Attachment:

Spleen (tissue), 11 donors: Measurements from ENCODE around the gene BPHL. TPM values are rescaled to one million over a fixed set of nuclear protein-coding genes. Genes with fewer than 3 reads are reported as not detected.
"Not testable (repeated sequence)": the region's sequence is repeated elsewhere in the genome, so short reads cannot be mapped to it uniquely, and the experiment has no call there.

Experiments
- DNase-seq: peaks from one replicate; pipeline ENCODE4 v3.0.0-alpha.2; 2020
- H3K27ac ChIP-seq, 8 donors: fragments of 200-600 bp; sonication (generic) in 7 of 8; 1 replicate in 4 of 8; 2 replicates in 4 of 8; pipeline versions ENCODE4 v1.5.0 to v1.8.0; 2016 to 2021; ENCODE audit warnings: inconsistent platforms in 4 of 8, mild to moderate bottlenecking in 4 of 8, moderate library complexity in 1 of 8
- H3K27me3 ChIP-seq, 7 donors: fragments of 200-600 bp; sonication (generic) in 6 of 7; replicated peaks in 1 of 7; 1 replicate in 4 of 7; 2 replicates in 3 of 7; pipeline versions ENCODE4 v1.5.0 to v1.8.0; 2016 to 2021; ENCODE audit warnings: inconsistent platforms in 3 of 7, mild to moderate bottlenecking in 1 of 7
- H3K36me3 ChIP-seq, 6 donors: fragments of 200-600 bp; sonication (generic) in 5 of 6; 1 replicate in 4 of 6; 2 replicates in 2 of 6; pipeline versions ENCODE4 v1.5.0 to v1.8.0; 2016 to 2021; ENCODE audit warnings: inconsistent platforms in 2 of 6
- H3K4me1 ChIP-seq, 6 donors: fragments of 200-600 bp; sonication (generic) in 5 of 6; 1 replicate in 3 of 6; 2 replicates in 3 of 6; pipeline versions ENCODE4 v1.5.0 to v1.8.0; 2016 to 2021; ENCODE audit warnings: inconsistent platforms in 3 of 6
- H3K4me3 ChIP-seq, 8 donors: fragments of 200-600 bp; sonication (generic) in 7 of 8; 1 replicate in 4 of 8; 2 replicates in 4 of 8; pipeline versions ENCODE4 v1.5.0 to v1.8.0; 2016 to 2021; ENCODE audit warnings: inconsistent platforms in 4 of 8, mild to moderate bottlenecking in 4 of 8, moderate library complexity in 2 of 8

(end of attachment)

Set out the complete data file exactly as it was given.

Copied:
Spleen (tissue), 11 donors: Measurements from ENCODE around the gene BPHL. TPM values are rescaled to one million over a fixed set of nuclear protein-coding genes. Genes with fewer than 3 reads are reported as not detected.
"Not testable (repeated sequence)": the region's sequence is repeated elsewhere in the genome, so short reads cannot be mapped to it uniquely, and the experiment has no call there.

Experiments
- DNase-seq: peaks from one replicate; pipeline ENCODE4 v3.0.0-alpha.2; 2020
- H3K27ac ChIP-seq, 8 donors: fragments of 200-600 bp; sonication (generic) in 7 of 8; 1 replicate in 4 of 8; 2 replicates in 4 of 8; pipeline versions ENCODE4 v1.5.0 to v1.8.0; 2016 to 2021; ENCODE audit warnings: inconsistent platforms in 4 of 8, mild to moderate bottlenecking in 4 of 8, moderate library complexity in 1 of 8
- H3K27me3 ChIP-seq, 7 donors: fragments of 200-600 bp; sonication (generic) in 6 of 7; replicated peaks in 1 of 7; 1 replicate in 4 of 7; 2 replicates in 3 of 7; pipeline versions ENCODE4 v1.5.0 to v1.8.0; 2016 to 2021; ENCODE audit warnings: inconsistent platforms in 3 of 7, mild to moderate bottlenecking in 1 of 7
- H3K36me3 ChIP-seq, 6 donors: fragments of 200-600 bp; sonication (generic) in 5 of 6; 1 replicate in 4 of 6; 2 replicates in 2 of 6; pipeline versions ENCODE4 v1.5.0 to v1.8.0; 2016 to 2021; ENCODE audit warnings: inconsistent platforms in 2 of 6
- H3K4me1 ChIP-seq, 6 donors: fragments of 200-600 bp; sonication (generic) in 5 of 6; 1 replicate in 3 of 6; 2 replicates in 3 of 6; pipeline versions ENCODE4 v1.5.0 to v1.8.0; 2016 to 2021; ENCODE audit warnings: inconsistent platforms in 3 of 6
- H3K4me3 ChIP-seq, 8 donors: fragments of 200-600 bp; sonication (generic) in 7 of 8; 1 replicate in 4 of 8; 2 replicates in 4 of 8; pipeline versions ENCODE4 v1.5.0 to v1.8.0; 2016 to 2021; ENCODE audit warnings: inconsistent platforms in 4 of 8, mild to moderate bottlenecking in 4 of 8, moderate library complexity in 2 of 8